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Ping An Bank's profits up 30% in 2012

By Chen Hong in Shenzhen, GUANGDONG | | Updated: 2013-03-14 22:50

Shenzhen-based Ping An Bank announced on March 8 that its net profit rose by 30.39 percent year-on-year in 2012, but its non-performing loan ratio had soared because of the deteriorating situation for small and medium-sized enterprises in the Yangtze River delta area.

According to its annual report, the first by one of China's 16 listed lenders to be released for the past fiscal year, the bank contributed 13.4 billion yuan ($2.14 billion) net profit to its parent company last year.

The bank, previously known as Shenzhen Development Bank, was acquired by Ping An Insurance Group, China's second-largest life insurance company, in 2011. The lender's figures showed that the non-interest income of Ping An Bank increased by 54.21 percent in 2012 to about 6.7 billion yuan, accounting for 16.89 percent of the total revenue, up from the previous year's 14.68 percent.

However, the lender's outstanding non-performing loans edged up to roughly 6.9 billion yuan at the end of 2012, doubling the figure at the beginning of the year to some 3.3 billion yuan ― the non-performing loan ratio rising to 0.95 percent from 0.53 percent.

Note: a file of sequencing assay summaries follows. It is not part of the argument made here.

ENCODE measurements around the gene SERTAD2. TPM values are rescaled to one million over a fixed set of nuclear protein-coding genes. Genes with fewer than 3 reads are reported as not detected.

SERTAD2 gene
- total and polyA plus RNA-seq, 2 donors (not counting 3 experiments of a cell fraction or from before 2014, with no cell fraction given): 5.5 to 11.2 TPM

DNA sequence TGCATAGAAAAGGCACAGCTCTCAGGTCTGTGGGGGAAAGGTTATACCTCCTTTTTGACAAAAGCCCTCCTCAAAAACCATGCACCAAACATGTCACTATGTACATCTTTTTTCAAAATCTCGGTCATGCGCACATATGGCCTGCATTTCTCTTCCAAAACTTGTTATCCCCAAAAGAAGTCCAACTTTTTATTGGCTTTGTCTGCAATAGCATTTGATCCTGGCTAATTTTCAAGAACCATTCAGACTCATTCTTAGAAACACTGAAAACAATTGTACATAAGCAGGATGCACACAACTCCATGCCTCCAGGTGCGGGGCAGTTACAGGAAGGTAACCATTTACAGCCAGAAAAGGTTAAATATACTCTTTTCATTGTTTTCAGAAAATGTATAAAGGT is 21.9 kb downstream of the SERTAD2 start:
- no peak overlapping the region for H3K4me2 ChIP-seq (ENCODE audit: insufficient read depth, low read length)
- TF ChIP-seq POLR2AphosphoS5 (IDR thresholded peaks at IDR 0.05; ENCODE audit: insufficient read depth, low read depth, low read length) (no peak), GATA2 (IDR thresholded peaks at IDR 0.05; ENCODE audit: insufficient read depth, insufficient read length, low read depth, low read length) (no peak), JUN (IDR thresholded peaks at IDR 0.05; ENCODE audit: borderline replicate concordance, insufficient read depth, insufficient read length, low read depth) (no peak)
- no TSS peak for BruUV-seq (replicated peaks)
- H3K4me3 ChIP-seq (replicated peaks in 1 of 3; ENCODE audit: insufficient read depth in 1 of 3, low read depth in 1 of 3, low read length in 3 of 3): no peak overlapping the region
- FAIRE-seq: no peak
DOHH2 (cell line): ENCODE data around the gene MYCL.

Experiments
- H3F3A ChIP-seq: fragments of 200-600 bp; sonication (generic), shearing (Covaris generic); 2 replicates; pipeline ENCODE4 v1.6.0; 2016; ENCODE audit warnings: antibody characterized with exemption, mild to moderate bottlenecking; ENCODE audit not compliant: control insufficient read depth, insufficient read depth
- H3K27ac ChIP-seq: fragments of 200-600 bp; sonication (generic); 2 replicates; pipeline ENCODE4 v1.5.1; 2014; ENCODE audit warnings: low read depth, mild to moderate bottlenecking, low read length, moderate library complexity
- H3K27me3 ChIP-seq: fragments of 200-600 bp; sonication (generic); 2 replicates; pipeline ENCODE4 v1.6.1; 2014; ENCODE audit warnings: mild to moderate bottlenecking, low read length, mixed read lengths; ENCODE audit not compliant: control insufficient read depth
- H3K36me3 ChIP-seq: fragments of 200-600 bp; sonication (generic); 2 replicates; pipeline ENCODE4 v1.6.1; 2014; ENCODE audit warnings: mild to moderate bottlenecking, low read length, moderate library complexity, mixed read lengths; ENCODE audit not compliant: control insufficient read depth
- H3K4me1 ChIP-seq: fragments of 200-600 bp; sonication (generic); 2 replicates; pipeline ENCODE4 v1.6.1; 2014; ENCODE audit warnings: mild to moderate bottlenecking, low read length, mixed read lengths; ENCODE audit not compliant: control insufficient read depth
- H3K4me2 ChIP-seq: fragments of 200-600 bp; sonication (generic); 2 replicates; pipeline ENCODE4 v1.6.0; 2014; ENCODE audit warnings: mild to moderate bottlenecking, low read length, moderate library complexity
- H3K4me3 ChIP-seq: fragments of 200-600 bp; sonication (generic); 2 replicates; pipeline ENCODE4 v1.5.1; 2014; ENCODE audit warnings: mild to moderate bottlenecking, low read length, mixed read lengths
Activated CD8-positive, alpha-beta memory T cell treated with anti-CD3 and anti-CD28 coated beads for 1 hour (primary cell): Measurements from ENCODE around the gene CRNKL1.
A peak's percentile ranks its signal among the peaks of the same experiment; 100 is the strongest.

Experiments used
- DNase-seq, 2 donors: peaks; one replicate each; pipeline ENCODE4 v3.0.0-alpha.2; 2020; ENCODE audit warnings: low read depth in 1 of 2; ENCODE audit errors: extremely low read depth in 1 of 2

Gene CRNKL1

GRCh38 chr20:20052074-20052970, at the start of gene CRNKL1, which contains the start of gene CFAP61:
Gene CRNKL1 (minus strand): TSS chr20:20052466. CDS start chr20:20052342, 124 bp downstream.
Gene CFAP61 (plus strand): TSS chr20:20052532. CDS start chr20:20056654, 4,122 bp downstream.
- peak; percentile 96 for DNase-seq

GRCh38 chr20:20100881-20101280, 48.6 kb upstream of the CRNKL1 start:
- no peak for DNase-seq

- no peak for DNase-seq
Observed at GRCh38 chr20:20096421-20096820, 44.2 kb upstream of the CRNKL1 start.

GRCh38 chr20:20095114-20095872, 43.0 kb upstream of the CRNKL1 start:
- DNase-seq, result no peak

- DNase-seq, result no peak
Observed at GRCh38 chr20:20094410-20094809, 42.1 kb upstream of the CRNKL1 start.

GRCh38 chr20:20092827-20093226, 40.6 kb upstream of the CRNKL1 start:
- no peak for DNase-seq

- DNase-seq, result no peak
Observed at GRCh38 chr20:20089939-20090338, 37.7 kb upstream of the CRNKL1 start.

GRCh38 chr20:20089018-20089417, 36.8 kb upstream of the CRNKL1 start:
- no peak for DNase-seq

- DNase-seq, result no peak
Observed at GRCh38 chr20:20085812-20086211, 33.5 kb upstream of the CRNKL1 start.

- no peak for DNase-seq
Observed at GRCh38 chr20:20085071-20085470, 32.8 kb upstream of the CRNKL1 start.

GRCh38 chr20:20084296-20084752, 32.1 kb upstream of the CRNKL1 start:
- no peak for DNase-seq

"About 88 percent of the increased non-performing loans come from four branches in the Yangtze River Delta area, including Wenzhou, Hangzhou, Ningbo in Zhejiang province and Shanghai," said Zhao Jichen, vice-president of Ping An Bank, at a news conference, adding that the business at the rest of the areas remains stable.

The manufacturing industry in East China ― especially those SMEs that have failed to upgrade their operations and skills ― has been hard hit by the domestic and global economic slowdown, which led to the surge in bad loans, Zhao said.

The companies in South China are proving better at establishing brands and improving their operations and industrial restructuring after weathering the South East Asia financial crisis in 1998, he said.

The bank has the bad loan situation under control, and it is sending a professional team to settle the non-performing loans in East China, he said.

Shao Ping, who became president of Ping An Bank last October, said the new management are pulling together to make it the best commercial bank in the country.

It will focus on its corporate business in the next three to five years while nurturing its retail operations. The retail side is expected to have the same importance as its corporate business in the next five to eight years, and finally it will become the major source of the bank's profits, Shao told reporters.

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